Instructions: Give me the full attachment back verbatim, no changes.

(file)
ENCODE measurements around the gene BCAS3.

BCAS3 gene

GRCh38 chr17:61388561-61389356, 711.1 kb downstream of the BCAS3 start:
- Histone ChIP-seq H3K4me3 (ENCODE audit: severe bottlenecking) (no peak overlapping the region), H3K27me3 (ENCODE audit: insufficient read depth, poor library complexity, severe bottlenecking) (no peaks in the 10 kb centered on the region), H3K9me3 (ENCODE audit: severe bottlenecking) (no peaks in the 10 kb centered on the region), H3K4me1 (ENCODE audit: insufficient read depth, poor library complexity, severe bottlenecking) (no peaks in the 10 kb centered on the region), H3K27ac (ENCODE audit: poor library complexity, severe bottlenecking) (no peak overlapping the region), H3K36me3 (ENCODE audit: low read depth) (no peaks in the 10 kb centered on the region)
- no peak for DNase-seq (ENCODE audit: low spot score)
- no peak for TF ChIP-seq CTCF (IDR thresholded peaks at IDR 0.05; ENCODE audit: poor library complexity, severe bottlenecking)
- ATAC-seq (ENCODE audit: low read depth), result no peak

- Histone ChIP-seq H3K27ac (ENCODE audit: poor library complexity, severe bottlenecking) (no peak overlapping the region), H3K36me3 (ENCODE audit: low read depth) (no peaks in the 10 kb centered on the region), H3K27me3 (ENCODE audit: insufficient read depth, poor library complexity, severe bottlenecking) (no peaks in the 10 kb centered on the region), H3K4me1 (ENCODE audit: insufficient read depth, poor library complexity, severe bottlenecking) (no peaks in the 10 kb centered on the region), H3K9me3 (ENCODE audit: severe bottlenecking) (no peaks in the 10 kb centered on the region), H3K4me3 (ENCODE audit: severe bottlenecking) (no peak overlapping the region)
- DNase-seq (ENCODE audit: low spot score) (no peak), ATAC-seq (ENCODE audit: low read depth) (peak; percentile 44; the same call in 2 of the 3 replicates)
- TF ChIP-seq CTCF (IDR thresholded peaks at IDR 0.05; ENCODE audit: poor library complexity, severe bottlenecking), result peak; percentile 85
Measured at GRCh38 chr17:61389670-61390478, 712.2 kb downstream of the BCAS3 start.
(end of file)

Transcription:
ENCODE measurements around the gene BCAS3.

BCAS3 gene

GRCh38 chr17:61388561-61389356, 711.1 kb downstream of the BCAS3 start:
- Histone ChIP-seq H3K4me3 (ENCODE audit: severe bottlenecking) (no peak overlapping the region), H3K27me3 (ENCODE audit: insufficient read depth, poor library complexity, severe bottlenecking) (no peaks in the 10 kb centered on the region), H3K9me3 (ENCODE audit: severe bottlenecking) (no peaks in the 10 kb centered on the region), H3K4me1 (ENCODE audit: insufficient read depth, poor library complexity, severe bottlenecking) (no peaks in the 10 kb centered on the region), H3K27ac (ENCODE audit: poor library complexity, severe bottlenecking) (no peak overlapping the region), H3K36me3 (ENCODE audit: low read depth) (no peaks in the 10 kb centered on the region)
- no peak for DNase-seq (ENCODE audit: low spot score)
- no peak for TF ChIP-seq CTCF (IDR thresholded peaks at IDR 0.05; ENCODE audit: poor library complexity, severe bottlenecking)
- ATAC-seq (ENCODE audit: low read depth), result no peak

- Histone ChIP-seq H3K27ac (ENCODE audit: poor library complexity, severe bottlenecking) (no peak overlapping the region), H3K36me3 (ENCODE audit: low read depth) (no peaks in the 10 kb centered on the region), H3K27me3 (ENCODE audit: insufficient read depth, poor library complexity, severe bottlenecking) (no peaks in the 10 kb centered on the region), H3K4me1 (ENCODE audit: insufficient read depth, poor library complexity, severe bottlenecking) (no peaks in the 10 kb centered on the region), H3K9me3 (ENCODE audit: severe bottlenecking) (no peaks in the 10 kb centered on the region), H3K4me3 (ENCODE audit: severe bottlenecking) (no peak overlapping the region)
- DNase-seq (ENCODE audit: low spot score) (no peak), ATAC-seq (ENCODE audit: low read depth) (peak; percentile 44; the same call in 2 of the 3 replicates)
- TF ChIP-seq CTCF (IDR thresholded peaks at IDR 0.05; ENCODE audit: poor library complexity, severe bottlenecking), result peak; percentile 85
Measured at GRCh38 chr17:61389670-61390478, 712.2 kb downstream of the BCAS3 start.